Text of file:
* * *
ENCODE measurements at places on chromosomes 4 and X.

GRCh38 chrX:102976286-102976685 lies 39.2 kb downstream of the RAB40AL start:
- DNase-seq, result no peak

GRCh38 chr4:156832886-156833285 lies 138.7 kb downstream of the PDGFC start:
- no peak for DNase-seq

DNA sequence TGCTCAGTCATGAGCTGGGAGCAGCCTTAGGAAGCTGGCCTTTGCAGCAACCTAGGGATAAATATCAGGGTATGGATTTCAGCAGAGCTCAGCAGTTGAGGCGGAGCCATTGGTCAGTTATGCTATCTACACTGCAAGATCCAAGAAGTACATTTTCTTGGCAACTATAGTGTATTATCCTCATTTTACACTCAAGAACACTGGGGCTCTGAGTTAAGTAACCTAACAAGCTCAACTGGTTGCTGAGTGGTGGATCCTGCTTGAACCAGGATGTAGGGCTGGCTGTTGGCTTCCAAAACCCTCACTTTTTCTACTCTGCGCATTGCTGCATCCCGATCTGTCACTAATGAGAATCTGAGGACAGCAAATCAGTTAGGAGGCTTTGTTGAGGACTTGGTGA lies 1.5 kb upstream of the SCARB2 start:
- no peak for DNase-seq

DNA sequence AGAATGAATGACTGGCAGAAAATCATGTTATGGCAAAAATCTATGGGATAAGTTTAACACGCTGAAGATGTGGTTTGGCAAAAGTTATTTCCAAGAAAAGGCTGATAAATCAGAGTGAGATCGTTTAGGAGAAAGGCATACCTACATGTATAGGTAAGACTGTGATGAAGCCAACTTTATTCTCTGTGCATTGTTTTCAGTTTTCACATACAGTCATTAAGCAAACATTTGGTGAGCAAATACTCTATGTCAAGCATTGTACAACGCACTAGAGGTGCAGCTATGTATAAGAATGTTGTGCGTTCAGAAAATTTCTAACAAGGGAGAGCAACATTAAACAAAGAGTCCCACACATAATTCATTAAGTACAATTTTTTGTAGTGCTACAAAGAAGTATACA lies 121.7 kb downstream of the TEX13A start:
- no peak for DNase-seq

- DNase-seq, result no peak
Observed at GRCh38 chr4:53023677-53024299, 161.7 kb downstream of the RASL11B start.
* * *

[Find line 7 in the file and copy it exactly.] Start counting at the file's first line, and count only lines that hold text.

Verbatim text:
- no peak for DNase-seq